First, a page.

The point of contention in the community has always been the system of weighing coal on the tipple, where the miners assert they receive short weights and have no way of knowing how much they are loading in the cars, as they are not represented by a check weighman. The company, on the other hand, defends itself on making reductions in weight by claiming that dirty coal is loaded.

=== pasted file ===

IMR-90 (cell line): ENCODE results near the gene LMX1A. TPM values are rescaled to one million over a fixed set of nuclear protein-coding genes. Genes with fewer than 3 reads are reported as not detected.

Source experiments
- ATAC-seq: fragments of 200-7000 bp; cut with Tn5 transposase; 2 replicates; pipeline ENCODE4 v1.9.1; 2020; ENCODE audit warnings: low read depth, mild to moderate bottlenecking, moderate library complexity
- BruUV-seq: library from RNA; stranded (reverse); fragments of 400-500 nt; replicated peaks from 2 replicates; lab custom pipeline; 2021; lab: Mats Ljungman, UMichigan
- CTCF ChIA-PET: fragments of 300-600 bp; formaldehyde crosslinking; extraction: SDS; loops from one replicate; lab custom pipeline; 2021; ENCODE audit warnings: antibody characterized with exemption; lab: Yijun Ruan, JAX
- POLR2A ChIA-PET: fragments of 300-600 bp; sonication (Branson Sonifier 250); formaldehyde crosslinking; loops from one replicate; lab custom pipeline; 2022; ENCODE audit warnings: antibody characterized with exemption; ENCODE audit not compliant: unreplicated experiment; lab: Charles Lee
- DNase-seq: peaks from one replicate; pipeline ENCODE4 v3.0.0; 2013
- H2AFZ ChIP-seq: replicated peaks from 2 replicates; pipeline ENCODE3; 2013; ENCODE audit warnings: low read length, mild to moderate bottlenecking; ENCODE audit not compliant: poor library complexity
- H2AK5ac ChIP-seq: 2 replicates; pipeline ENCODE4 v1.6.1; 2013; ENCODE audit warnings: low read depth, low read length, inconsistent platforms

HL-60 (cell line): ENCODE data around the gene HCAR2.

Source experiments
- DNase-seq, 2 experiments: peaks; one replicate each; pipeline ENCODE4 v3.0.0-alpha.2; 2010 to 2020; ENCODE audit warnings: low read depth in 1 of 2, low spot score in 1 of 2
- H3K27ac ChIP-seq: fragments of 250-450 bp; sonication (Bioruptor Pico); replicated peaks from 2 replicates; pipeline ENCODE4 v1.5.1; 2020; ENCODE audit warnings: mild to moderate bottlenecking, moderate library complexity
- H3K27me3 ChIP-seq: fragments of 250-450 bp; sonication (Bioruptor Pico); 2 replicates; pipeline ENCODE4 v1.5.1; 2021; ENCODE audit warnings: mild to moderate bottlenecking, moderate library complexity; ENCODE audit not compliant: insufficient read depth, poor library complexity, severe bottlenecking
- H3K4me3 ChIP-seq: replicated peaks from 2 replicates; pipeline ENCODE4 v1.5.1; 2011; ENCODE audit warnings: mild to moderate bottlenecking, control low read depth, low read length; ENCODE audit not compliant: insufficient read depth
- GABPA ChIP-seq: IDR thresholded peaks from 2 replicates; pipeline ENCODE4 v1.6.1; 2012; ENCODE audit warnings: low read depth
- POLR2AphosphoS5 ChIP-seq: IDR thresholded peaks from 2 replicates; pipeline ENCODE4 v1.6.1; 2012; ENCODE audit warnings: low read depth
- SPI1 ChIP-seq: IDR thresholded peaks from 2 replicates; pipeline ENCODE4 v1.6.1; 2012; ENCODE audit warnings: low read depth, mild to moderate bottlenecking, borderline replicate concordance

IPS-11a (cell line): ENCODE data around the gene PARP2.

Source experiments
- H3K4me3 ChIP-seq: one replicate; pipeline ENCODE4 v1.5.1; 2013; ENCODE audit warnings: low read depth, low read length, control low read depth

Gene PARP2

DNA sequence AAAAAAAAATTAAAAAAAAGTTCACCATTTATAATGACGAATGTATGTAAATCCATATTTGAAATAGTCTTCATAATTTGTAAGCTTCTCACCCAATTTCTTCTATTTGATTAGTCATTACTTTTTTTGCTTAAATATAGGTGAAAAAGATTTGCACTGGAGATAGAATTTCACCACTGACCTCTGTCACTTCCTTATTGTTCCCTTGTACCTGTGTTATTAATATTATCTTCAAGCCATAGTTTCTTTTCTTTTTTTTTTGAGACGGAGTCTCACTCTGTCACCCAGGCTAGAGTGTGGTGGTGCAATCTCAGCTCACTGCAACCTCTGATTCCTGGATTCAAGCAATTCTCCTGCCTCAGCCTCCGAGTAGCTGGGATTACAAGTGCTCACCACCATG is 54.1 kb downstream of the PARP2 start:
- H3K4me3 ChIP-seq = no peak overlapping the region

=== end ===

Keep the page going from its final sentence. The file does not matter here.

Industrial progress and efficiency-The use of intoxicants in its relation to efficiency— Preferences of the mining operators for mine workers.